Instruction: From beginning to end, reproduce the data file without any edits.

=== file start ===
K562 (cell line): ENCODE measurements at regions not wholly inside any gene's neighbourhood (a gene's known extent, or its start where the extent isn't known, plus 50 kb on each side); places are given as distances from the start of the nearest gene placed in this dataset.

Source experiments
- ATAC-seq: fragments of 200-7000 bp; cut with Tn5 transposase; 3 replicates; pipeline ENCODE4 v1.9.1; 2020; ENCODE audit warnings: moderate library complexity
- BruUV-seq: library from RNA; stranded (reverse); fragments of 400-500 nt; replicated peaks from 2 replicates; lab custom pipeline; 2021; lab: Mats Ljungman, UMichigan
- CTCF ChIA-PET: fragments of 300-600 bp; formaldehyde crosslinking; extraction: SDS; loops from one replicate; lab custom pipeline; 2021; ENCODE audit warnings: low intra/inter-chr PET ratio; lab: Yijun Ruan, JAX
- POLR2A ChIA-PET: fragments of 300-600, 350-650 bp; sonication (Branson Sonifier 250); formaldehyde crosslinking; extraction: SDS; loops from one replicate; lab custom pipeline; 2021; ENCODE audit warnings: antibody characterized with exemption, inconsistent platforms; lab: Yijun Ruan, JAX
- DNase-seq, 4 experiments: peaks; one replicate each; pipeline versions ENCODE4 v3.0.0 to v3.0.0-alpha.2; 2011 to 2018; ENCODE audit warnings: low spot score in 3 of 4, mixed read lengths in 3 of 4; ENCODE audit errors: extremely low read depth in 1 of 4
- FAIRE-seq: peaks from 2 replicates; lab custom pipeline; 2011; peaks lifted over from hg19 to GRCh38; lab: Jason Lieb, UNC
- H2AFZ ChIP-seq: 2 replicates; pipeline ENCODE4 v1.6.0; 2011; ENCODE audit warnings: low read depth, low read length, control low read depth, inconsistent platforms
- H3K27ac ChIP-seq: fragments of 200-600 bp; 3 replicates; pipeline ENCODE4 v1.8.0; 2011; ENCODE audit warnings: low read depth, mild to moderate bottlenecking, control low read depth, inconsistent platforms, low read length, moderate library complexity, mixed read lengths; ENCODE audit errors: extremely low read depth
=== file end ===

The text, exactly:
K562 (cell line): ENCODE measurements at regions not wholly inside any gene's neighbourhood (a gene's known extent, or its start where the extent isn't known, plus 50 kb on each side); places are given as distances from the start of the nearest gene placed in this dataset.

Source experiments
- ATAC-seq: fragments of 200-7000 bp; cut with Tn5 transposase; 3 replicates; pipeline ENCODE4 v1.9.1; 2020; ENCODE audit warnings: moderate library complexity
- BruUV-seq: library from RNA; stranded (reverse); fragments of 400-500 nt; replicated peaks from 2 replicates; lab custom pipeline; 2021; lab: Mats Ljungman, UMichigan
- CTCF ChIA-PET: fragments of 300-600 bp; formaldehyde crosslinking; extraction: SDS; loops from one replicate; lab custom pipeline; 2021; ENCODE audit warnings: low intra/inter-chr PET ratio; lab: Yijun Ruan, JAX
- POLR2A ChIA-PET: fragments of 300-600, 350-650 bp; sonication (Branson Sonifier 250); formaldehyde crosslinking; extraction: SDS; loops from one replicate; lab custom pipeline; 2021; ENCODE audit warnings: antibody characterized with exemption, inconsistent platforms; lab: Yijun Ruan, JAX
- DNase-seq, 4 experiments: peaks; one replicate each; pipeline versions ENCODE4 v3.0.0 to v3.0.0-alpha.2; 2011 to 2018; ENCODE audit warnings: low spot score in 3 of 4, mixed read lengths in 3 of 4; ENCODE audit errors: extremely low read depth in 1 of 4
- FAIRE-seq: peaks from 2 replicates; lab custom pipeline; 2011; peaks lifted over from hg19 to GRCh38; lab: Jason Lieb, UNC
- H2AFZ ChIP-seq: 2 replicates; pipeline ENCODE4 v1.6.0; 2011; ENCODE audit warnings: low read depth, low read length, control low read depth, inconsistent platforms
- H3K27ac ChIP-seq: fragments of 200-600 bp; 3 replicates; pipeline ENCODE4 v1.8.0; 2011; ENCODE audit warnings: low read depth, mild to moderate bottlenecking, control low read depth, inconsistent platforms, low read length, moderate library complexity, mixed read lengths; ENCODE audit errors: extremely low read depth